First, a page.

The transit-case solution includes commercial-off-the-shelf computer equipment in four or five transit cases. Each suite services a separate security domain: one for SBU, secret and TS/SCI respectively. Each suite is a complete modular unit and comes with a humvee, generator and standard integrated command-post shelter. One advantage to the transit-case solution is that it allows each security domain to be transported separately if air cargo space is limited. If necessary, the cases could even be sent ahead of their respective vehicles.

What manning is involved?

No more manning is involved with user agents within maneuver brigade/separate battalion TOCs. Soldiers operating those computers would handle their own messaging. DMS is writer-to-reader and does away with over-the-counter message service.

Each complete TMS suite requires two operators for 24-hour operations. A complete TMS section would include two sets of equipment for each security domain. In the standard template, one SBU suite and one secret suite would deploy with a node-center-switch section. The other SBU suite and secret suite would deploy with a second node center. TS/SCI suites would deploy with the military-intelligence brigade’s SCI facility.

Two sets of TMS equipment are to be fielded with each division and corps. The two sets comprise a TMS section, which is staffed with 12 74B operators and one 74B section chief. Echelons-above-corps units will get 30 TMS sets of equipment to replace the existing requirements for AN/TYC-39 message switches. Manning requirements for the TMS suites will be new to divisions that don’t currently have TYC-39 message switches. However, as TYC-39s are replaced and manpower is redistributed, there will actually be a net reduction in manpower requirements Army-wide.

When will DMS-A be fielded?

Integration of the user-agent software will be complete in the Army’s battle-command systems in software Version 6.1, which is scheduled for release in June. Four preproduction TMSs were to be hand-receipted to units in the second quarter of fiscal year 2000. The first low-rate-production terminals should be prepared for operational testing in first or second quarter FY01. Fielding will begin with 124th Signal Battalion, 4th Infantry Division and 3d Signal Brigade by the end of FY01. Fielding will be complete by late FY03.

If you’ve heard some discouraging things about the DMS program, take another look at the products currently available. Many people originally expected some very big things from the DMS program too soon in its development process. Many believed that since DMS used COTS technology, it should deliver better results sooner. Remember that DMS uses commercial technology in cutting-edge applications. The process is complicated, based on technology available today.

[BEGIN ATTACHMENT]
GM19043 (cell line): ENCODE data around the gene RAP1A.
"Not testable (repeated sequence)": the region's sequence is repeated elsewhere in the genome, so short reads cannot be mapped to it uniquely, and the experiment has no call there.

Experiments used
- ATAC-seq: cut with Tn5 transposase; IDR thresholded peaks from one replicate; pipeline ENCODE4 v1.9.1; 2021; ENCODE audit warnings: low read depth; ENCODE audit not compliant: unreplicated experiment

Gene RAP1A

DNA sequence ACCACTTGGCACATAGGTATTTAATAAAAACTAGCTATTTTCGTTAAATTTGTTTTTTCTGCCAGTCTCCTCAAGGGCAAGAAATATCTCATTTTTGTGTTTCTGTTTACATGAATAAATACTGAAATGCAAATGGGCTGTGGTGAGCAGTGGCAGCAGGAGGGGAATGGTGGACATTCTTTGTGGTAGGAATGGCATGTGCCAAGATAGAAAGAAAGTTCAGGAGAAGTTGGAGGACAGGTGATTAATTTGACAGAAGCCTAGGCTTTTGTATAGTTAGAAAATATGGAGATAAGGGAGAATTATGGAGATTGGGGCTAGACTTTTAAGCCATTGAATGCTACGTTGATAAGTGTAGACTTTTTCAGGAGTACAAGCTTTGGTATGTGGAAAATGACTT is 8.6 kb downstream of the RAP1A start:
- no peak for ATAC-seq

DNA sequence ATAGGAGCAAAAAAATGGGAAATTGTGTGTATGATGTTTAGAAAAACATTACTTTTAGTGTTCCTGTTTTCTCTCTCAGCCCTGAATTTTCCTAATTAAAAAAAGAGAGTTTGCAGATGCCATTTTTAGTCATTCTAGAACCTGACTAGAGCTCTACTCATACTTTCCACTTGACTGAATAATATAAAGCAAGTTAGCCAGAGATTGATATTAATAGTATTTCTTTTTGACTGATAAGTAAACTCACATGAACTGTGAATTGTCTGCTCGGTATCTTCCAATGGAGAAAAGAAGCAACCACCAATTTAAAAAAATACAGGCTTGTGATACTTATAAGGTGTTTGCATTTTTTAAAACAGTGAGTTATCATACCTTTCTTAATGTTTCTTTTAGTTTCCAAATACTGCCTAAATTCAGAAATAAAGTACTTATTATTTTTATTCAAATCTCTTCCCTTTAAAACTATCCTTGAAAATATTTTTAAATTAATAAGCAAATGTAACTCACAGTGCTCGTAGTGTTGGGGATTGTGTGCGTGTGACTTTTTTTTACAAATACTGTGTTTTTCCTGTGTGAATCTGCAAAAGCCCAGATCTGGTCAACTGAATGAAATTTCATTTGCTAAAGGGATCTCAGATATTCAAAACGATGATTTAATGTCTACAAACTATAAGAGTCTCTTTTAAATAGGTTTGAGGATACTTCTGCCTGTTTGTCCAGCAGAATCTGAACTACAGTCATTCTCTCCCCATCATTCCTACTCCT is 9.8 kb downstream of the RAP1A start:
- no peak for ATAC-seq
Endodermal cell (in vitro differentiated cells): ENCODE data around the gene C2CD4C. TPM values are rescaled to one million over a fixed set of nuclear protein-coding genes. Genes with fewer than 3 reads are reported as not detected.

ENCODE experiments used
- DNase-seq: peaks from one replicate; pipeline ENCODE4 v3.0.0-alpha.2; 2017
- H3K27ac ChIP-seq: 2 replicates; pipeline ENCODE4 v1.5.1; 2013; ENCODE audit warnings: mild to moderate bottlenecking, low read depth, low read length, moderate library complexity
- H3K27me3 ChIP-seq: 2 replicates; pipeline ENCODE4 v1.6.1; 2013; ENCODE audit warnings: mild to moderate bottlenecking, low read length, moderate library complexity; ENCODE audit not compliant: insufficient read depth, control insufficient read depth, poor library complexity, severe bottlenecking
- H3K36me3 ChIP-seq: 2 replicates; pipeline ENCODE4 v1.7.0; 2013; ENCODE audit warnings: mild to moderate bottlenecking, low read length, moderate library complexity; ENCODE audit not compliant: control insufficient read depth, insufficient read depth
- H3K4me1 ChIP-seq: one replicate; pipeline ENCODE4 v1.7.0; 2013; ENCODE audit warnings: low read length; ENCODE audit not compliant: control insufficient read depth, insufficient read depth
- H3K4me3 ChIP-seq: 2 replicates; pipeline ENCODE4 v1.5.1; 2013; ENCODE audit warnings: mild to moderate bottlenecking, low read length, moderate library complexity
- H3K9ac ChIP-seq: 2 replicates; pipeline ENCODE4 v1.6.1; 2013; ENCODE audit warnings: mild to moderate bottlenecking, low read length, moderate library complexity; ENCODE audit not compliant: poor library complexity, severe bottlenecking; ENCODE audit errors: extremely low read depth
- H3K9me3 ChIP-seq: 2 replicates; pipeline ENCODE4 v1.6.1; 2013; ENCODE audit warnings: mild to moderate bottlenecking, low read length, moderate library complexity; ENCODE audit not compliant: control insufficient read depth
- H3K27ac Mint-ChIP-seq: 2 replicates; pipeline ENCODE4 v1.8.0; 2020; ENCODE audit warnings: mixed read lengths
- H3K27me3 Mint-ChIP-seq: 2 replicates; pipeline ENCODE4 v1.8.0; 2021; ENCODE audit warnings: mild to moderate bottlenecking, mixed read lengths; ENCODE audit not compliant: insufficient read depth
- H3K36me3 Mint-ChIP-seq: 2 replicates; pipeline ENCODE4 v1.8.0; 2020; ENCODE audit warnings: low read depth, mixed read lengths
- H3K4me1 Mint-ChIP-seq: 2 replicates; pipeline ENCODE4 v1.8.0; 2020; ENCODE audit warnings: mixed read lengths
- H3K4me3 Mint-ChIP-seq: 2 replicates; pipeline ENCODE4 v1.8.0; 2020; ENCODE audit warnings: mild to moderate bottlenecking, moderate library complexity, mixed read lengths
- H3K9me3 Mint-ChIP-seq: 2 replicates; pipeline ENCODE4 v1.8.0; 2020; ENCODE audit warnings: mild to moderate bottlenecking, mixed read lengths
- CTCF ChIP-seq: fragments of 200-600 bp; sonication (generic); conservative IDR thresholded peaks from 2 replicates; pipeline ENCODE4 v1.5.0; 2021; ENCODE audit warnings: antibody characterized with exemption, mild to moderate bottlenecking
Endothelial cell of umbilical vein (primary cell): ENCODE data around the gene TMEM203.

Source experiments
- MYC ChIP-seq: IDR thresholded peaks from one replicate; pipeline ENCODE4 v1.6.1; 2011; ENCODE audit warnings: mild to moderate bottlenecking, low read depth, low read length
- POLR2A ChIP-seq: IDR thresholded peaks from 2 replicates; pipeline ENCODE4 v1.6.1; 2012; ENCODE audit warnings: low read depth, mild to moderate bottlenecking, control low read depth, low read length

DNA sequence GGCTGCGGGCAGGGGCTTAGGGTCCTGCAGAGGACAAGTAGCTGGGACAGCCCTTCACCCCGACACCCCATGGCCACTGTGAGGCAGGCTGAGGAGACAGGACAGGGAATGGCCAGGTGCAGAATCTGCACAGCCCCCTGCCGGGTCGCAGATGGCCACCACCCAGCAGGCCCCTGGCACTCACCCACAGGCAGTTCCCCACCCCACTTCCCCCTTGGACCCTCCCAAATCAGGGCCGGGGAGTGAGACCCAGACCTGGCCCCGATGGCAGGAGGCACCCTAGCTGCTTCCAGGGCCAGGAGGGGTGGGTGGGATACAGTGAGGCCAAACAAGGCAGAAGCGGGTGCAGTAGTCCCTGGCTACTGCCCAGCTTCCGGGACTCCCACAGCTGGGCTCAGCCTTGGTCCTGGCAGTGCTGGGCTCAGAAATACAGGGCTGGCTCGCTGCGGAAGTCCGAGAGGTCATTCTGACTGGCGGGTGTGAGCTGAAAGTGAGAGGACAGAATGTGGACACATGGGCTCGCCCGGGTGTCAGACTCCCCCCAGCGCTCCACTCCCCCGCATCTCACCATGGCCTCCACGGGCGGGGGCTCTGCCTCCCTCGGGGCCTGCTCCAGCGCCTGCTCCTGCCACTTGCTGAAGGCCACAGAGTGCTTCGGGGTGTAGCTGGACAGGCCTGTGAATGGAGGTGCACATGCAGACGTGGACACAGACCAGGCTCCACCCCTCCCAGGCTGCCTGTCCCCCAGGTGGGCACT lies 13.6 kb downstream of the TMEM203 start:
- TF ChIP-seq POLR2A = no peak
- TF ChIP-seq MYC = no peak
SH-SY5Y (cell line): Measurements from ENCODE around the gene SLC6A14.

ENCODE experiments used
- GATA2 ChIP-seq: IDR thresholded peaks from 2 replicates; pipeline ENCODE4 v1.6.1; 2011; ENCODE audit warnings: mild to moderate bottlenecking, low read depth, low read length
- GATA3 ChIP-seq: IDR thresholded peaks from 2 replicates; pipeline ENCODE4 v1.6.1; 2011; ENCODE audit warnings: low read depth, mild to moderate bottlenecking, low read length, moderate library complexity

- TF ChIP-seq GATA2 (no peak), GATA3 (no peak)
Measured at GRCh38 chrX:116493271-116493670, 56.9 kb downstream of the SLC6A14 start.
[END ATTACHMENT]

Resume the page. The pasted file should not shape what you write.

Today’s DMS isn’t the DMS of one or two years ago. Some very important strides were made in software Version 2.1. Version 2.2 should be released in the fall of 2000, with Version 3.0 following in February 2001.

DMS’ capabilities far exceed those of AUTODIN and will provide the tactical commander message service that can be molded to fit current operational needs.

CPT Canter is chief of the joint tactical-communications branch, combat-developments directorate, at the Signal Center. A graduate of the U.S. Military Academy at West Point, N.Y., in 1989 with a degree in engineering physics, he has worked with strategic and tactical satellite communications in Korea, Maryland and Okinawa. As an Acquisition Corps officer, he has had assignments with the Army’s testing and evaluation command, as well as with the power-projection division in the Signal Center’s combat-developments directorate.

Acronym QuickScan
AUTODIN – Automatic Digital Network
BCT – brigade combat team
COTS – commercial-off-the-shelf
DIT – directory information tree
DMS – Defense Message System
DMS-A – Defense Message System-Army
DoD – Department of Defense
FY – fiscal year
IA – information assurance
LAN – local-area network
PM – project manager
SBU – sensitive but unclassified
TMS – Tactical Message System
TS/SCI – top secret/sensitive compartmented information

dividing rule

Back issues on-line | "Most requested" articles | Article search | Subscriptions | Writer's guide

Army Communicator is part of Regimental Division, a division of Office Chief of Signal.

This is an offical U.S. Army Site |
This is an offical U.S. Army Site |